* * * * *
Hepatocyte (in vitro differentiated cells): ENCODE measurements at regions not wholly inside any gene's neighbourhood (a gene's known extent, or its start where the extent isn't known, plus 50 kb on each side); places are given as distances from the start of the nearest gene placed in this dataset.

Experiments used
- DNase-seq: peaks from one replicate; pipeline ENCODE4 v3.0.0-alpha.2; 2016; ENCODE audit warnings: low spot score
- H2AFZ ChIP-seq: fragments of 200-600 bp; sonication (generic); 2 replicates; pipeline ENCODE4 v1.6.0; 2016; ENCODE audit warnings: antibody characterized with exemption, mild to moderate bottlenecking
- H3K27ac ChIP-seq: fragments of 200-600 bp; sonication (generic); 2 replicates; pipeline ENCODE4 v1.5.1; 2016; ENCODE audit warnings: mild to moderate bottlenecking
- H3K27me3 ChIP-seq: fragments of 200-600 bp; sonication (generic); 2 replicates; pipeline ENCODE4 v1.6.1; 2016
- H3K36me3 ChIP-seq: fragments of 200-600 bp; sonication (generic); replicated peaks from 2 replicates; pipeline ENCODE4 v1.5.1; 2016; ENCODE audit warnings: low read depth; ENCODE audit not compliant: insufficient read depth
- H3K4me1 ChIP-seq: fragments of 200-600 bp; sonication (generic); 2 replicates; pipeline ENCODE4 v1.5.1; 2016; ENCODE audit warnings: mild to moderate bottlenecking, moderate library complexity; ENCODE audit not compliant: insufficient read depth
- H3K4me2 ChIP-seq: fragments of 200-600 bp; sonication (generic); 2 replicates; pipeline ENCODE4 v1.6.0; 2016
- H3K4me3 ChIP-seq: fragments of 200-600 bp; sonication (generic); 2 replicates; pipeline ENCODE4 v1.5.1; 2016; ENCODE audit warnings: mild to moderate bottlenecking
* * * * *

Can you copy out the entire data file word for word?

Hepatocyte (in vitro differentiated cells): ENCODE measurements at regions not wholly inside any gene's neighbourhood (a gene's known extent, or its start where the extent isn't known, plus 50 kb on each side); places are given as distances from the start of the nearest gene placed in this dataset.

Experiments used
- DNase-seq: peaks from one replicate; pipeline ENCODE4 v3.0.0-alpha.2; 2016; ENCODE audit warnings: low spot score
- H2AFZ ChIP-seq: fragments of 200-600 bp; sonication (generic); 2 replicates; pipeline ENCODE4 v1.6.0; 2016; ENCODE audit warnings: antibody characterized with exemption, mild to moderate bottlenecking
- H3K27ac ChIP-seq: fragments of 200-600 bp; sonication (generic); 2 replicates; pipeline ENCODE4 v1.5.1; 2016; ENCODE audit warnings: mild to moderate bottlenecking
- H3K27me3 ChIP-seq: fragments of 200-600 bp; sonication (generic); 2 replicates; pipeline ENCODE4 v1.6.1; 2016
- H3K36me3 ChIP-seq: fragments of 200-600 bp; sonication (generic); replicated peaks from 2 replicates; pipeline ENCODE4 v1.5.1; 2016; ENCODE audit warnings: low read depth; ENCODE audit not compliant: insufficient read depth
- H3K4me1 ChIP-seq: fragments of 200-600 bp; sonication (generic); 2 replicates; pipeline ENCODE4 v1.5.1; 2016; ENCODE audit warnings: mild to moderate bottlenecking, moderate library complexity; ENCODE audit not compliant: insufficient read depth
- H3K4me2 ChIP-seq: fragments of 200-600 bp; sonication (generic); 2 replicates; pipeline ENCODE4 v1.6.0; 2016
- H3K4me3 ChIP-seq: fragments of 200-600 bp; sonication (generic); 2 replicates; pipeline ENCODE4 v1.5.1; 2016; ENCODE audit warnings: mild to moderate bottlenecking